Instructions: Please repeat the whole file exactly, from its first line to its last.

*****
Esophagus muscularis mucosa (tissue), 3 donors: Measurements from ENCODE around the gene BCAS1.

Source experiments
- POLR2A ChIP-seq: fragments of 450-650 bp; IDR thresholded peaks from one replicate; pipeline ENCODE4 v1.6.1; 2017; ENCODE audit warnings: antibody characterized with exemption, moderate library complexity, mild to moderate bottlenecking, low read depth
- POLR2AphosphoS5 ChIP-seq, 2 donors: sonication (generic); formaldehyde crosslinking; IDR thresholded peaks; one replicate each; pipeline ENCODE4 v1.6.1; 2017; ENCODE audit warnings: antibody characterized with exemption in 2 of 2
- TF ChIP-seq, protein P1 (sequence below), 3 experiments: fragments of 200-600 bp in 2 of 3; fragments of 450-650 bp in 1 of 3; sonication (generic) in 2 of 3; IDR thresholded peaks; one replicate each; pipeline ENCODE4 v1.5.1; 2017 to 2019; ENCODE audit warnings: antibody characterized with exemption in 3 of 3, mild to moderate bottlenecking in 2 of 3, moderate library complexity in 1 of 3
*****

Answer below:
Esophagus muscularis mucosa (tissue), 3 donors: Measurements from ENCODE around the gene BCAS1.

Source experiments
- POLR2A ChIP-seq: fragments of 450-650 bp; IDR thresholded peaks from one replicate; pipeline ENCODE4 v1.6.1; 2017; ENCODE audit warnings: antibody characterized with exemption, moderate library complexity, mild to moderate bottlenecking, low read depth
- POLR2AphosphoS5 ChIP-seq, 2 donors: sonication (generic); formaldehyde crosslinking; IDR thresholded peaks; one replicate each; pipeline ENCODE4 v1.6.1; 2017; ENCODE audit warnings: antibody characterized with exemption in 2 of 2
- TF ChIP-seq, protein P1 (sequence below), 3 experiments: fragments of 200-600 bp in 2 of 3; fragments of 450-650 bp in 1 of 3; sonication (generic) in 2 of 3; IDR thresholded peaks; one replicate each; pipeline ENCODE4 v1.5.1; 2017 to 2019; ENCODE audit warnings: antibody characterized with exemption in 3 of 3, mild to moderate bottlenecking in 2 of 3, moderate library complexity in 1 of 3